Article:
IoT : an ongoing revolution
“The Internet of Things has the potential to change the world, just as the Internet did. Maybe even more so...”.
Whatever may be thought about this prophecy of Kevin Ashton, a cofounder of the Auto-ID Center at the Massachusetts Institute of Technology (MIT), IoT is already present in our daily life and has undoubtedly a promising future, with a magnitude of volumes close to those of chipcards and Secure Elements, issued in billion units since the 1990s. The first main application markets for IoT are likely to be automotive, for security and connectivity purposes, industry (Industry 4.0), health and smart cities. Payment systems are also serious candidates for IoT applications, mainly through wearables such as wristbands and watches connected to smartphones and bringing value to financial institutions and other stakeholders. To be successful, IoT requires fulfilling key criteria such as optimized device connectivity, data collection, device management, energy consumption and, probably the most important, security.
IoT and security
The IoT security requirements are nearly the same as for the classic electronic transactions, namely authentication, identification, encryption, signature. As more and more diverse objects are connected, key challenges are: objects addressing, message integrity, data protection and privacy, resistance to hacking and takeover. Every IoT player - networks operators, suppliers of connected devices, providers of services and applications - should feel concerned with security. There is here a fantastic opportunity for the smart security industry, which has a long experience in terms of secure chip-based devices management, to take-up the challenge and transpose to IoT its know-how in risk management and solutions already deployed in banking, telecom or digital ID areas. Players of this industry are able to measure and adapt the level of security to different types and depths of threats, and to provide suitable solutions, making use of different cryptographic protocols among other things…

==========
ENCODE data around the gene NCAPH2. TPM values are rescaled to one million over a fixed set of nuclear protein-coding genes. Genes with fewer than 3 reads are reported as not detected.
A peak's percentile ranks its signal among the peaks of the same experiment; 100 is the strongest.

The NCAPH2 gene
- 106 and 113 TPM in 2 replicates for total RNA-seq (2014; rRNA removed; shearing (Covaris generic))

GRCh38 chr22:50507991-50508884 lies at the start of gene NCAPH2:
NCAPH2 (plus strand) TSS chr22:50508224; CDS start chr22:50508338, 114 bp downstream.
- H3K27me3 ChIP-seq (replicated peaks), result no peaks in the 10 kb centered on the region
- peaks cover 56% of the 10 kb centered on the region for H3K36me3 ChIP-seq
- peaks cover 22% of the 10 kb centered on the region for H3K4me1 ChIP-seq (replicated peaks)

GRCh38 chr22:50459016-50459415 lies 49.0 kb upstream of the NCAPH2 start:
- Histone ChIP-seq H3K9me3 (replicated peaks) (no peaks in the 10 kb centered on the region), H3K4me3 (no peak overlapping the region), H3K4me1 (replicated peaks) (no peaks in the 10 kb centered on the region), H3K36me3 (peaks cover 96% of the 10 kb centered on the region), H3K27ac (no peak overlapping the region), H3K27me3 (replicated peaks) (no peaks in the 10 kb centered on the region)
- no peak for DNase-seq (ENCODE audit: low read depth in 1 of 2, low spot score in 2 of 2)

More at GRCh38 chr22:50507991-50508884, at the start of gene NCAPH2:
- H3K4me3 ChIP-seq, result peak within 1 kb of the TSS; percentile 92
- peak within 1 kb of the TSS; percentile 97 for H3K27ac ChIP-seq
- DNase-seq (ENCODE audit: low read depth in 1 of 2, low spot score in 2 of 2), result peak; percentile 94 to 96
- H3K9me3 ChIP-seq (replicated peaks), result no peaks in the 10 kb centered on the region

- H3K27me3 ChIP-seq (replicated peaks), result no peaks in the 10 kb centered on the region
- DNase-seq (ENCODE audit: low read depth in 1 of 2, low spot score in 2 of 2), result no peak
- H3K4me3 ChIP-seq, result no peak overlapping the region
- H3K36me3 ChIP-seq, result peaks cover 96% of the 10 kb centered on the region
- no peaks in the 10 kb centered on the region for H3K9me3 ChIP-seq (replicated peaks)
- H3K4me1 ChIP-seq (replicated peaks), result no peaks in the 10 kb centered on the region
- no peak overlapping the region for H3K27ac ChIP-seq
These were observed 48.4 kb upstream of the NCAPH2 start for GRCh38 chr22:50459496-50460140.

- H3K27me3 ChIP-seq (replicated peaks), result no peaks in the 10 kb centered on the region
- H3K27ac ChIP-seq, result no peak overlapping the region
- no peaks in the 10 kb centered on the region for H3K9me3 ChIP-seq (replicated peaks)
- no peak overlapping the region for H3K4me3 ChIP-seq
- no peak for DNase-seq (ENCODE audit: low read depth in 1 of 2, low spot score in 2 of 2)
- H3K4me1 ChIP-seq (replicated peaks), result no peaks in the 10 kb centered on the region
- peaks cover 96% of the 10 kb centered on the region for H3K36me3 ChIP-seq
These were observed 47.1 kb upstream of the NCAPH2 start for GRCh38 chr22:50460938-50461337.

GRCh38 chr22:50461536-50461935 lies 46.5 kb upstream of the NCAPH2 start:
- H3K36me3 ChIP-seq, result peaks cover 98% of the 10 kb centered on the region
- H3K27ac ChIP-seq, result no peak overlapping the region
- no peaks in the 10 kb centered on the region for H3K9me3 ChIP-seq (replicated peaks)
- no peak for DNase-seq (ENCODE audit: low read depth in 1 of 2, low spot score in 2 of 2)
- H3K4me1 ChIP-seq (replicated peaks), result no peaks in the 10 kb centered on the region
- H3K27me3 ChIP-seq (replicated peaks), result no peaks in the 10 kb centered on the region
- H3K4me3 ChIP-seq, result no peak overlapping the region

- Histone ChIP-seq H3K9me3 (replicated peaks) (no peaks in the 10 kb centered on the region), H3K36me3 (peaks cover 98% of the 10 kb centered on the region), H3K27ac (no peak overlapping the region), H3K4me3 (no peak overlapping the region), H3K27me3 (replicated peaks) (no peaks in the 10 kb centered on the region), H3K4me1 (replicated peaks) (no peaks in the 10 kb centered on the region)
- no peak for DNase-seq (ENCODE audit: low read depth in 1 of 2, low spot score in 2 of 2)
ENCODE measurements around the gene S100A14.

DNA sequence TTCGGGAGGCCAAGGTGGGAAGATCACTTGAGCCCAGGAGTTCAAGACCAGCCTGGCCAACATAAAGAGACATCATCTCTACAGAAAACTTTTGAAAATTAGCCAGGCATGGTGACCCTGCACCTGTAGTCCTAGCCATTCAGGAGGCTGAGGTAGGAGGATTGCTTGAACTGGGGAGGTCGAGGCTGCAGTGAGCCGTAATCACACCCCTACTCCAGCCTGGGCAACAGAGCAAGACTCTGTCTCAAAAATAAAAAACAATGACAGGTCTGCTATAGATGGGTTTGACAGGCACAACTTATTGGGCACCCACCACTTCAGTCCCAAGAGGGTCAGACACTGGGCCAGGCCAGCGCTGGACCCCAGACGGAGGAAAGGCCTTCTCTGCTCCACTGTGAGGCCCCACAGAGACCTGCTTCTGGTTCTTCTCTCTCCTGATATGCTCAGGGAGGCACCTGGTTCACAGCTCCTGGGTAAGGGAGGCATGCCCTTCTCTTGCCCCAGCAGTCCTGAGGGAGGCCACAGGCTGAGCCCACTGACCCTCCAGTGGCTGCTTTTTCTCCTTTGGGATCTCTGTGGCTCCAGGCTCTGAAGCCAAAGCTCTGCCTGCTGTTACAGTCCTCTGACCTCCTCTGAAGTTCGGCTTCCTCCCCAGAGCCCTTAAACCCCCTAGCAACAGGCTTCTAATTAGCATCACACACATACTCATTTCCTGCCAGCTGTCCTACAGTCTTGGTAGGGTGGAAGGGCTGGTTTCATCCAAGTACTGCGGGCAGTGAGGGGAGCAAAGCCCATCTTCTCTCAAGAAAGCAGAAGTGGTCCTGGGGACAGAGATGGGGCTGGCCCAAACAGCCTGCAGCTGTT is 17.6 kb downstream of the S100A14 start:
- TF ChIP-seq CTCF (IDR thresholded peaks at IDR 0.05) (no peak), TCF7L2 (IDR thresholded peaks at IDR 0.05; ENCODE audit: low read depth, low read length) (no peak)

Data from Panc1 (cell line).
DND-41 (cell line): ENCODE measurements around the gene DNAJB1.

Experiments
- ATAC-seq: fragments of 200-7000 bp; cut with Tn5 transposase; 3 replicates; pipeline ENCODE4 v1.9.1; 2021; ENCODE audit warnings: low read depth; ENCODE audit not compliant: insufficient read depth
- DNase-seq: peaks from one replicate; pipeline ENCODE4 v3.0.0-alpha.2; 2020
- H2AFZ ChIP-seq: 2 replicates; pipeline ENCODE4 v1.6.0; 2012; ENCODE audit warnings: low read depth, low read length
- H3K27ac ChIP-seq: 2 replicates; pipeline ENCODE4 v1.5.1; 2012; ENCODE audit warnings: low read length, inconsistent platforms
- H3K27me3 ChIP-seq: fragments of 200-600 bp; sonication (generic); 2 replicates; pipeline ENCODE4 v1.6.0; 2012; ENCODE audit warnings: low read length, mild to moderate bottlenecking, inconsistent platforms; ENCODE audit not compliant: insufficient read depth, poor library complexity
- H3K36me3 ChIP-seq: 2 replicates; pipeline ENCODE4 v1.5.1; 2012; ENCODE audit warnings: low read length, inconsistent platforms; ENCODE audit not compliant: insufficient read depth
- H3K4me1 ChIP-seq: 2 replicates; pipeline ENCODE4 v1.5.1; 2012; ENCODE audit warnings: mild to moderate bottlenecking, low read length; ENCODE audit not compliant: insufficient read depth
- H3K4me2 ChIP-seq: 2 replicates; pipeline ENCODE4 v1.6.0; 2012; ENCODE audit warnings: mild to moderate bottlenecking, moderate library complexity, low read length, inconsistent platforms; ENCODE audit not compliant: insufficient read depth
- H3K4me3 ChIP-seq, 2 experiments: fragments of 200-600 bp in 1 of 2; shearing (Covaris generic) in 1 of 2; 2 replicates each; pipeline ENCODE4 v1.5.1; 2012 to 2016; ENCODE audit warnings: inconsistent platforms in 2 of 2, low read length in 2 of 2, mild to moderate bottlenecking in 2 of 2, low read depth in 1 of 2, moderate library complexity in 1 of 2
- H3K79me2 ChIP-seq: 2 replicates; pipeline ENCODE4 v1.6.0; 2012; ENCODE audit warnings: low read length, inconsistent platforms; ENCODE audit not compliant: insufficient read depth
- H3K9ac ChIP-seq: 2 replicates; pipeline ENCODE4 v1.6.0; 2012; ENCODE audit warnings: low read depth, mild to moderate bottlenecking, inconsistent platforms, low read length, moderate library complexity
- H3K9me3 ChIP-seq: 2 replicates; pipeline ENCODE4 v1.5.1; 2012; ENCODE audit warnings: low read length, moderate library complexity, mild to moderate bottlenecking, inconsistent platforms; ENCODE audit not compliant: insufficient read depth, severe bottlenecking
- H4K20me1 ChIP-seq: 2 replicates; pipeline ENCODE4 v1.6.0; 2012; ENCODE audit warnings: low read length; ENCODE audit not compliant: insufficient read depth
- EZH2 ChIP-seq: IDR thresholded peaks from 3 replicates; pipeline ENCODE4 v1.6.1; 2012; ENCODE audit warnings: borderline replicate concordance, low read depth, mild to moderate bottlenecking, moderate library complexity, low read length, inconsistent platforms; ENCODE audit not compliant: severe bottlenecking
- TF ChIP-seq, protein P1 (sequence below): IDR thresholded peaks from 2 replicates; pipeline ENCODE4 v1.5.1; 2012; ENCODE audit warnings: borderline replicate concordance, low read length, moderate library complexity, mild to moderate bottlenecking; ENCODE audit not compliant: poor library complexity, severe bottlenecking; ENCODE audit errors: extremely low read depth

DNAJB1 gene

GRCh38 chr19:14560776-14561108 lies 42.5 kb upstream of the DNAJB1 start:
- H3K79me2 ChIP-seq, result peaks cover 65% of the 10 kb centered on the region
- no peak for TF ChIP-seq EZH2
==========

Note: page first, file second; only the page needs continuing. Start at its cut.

Unlike smartphones, which are operated by a human able to watch and respond if something goes wrong and provide authentication when needed, many of these new connected devices are unattended. They also have limited inherent security capabilities. The threat also increases with the life span of the devices (the longer they are in use, the more vulnerable they may become). The scale of the IoT is also tremendous, making these huge numbers of devices ideal targets for Denial of Service attacks, for example. Finally, devices are currently extremely diverse, making it harder to tackle security threats.
The GSMA has developed IoT security guidelines to promote best practice for the secure design, development and deployment of IoT services. A proven and robust approach is promoted to address typical cybersecurity and data privacy issues associated with IoT services. This will help creating trusted and reliable services that can scale as the market grows.